February 11, 2012
Sorry for the slow update–yesterday was a pretty busy day, and I was bad about getting this posted.
Anyhow, I have in fact launched my Coffee House Games Kickstarter project! If you like to write, or if you like coffee, or if you like neither but need something new to do with friends, check it out! We’ve been having loads of fun playing coffee house games for the past year or so, and I think you will enjoy them too! There’s a free demo game on the Kickstarter page.
February 9, 2012
Well, the day I’ve been itching at for months and months and more is finally here! My first album, The Night Wind, has launched and is officially available through Bandcamp. I’m releasing it under the moniker Street Nymphs, partially in the hopes that Street Nymphs will eventually become a full-on band and consist of more than just me. Until then, I’ll settle with my ethereal forest sprite companions.
I’m releasing The Night Wind with Bandcamp’s delightful name-your-price feature, so you may download it for free if you like. I figure, when it comes down to it, I would rather have many people listening than a few people paying. If this philosophy eventually makes a poor man of me… well, at least my album will still be on Bandcamp? Ah, we’ll figure that one out later.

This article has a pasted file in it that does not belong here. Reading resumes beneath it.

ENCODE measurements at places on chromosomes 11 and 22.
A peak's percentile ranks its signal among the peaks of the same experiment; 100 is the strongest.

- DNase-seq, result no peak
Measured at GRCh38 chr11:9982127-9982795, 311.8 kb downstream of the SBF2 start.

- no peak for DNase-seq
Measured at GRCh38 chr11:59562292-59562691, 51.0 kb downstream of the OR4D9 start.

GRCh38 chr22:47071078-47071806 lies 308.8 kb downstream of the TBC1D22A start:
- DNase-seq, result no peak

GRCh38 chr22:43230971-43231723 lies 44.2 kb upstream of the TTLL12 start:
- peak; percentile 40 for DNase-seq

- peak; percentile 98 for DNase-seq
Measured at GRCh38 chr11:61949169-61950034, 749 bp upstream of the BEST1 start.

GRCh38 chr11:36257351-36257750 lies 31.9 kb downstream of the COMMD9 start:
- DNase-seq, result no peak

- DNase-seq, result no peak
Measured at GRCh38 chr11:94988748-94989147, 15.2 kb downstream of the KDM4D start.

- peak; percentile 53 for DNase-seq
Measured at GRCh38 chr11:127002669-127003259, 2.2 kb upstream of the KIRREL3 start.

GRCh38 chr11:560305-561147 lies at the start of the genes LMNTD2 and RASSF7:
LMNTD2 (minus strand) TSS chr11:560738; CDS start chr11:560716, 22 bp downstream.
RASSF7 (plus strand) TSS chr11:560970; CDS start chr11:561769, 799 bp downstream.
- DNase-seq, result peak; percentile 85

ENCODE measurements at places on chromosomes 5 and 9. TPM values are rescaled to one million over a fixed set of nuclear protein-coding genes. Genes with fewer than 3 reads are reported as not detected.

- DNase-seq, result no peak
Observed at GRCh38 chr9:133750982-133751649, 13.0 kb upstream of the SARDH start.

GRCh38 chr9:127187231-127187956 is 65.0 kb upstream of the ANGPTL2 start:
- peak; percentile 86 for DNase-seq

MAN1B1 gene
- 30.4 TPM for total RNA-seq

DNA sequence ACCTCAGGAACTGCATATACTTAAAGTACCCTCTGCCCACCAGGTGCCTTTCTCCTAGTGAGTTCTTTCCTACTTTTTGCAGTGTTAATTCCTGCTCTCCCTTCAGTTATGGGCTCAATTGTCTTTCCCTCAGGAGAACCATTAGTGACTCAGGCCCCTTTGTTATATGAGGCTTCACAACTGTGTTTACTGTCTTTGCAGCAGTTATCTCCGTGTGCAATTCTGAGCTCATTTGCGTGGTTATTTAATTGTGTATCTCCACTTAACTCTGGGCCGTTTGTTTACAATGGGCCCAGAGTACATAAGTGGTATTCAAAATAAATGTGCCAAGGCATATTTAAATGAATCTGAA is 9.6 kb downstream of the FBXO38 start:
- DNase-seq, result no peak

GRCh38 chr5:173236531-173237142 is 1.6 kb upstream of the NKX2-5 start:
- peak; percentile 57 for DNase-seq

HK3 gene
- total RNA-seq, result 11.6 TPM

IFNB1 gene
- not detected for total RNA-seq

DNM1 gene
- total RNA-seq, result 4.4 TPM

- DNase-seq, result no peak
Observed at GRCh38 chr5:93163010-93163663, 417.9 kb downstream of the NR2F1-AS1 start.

In other news, the coffee house games are coming along quite well. I wish I had art to share with you, but I had something of a cross-hatching mishap the other day and have yet to retrace my earlier design. Tomorrow Renee and I will venture out to a number of our coffee shops to deliver flyers and take a few photographs, and I am doing my best to have the Kickstarter project launched by then. I will post another brief update as soon as that happens.
Best wishes, and I hope you enjoy the first ever Street Nymphs album!
October 23, 2011
Well, the funding deadline for my Kickstarter project has officially passed, as of 12:00pm yesterday. Thanks to everyone who participated! Over half of the copies have already been sent out, and the others are either awaiting shipping information or will be sent out during tomorrow’s trip to the post office.
What’s up next, then? I’m still chugging along on my album (see previous post). I haven’t quite hit the halfway point as far as recording goes, but hopefully sometime tomorrow I will record vocals for the sixth song of twelve, and that will do the trick. I’ve been dying to get another looping pedal (my previous one went haywire), but it isn’t really a necessity for this album (which is entirely acoustic guitar and vocals/harmonica). Still, I think I may resolve to purchase another one as a reward for finishing the album, though I’m not certain what kind I will try.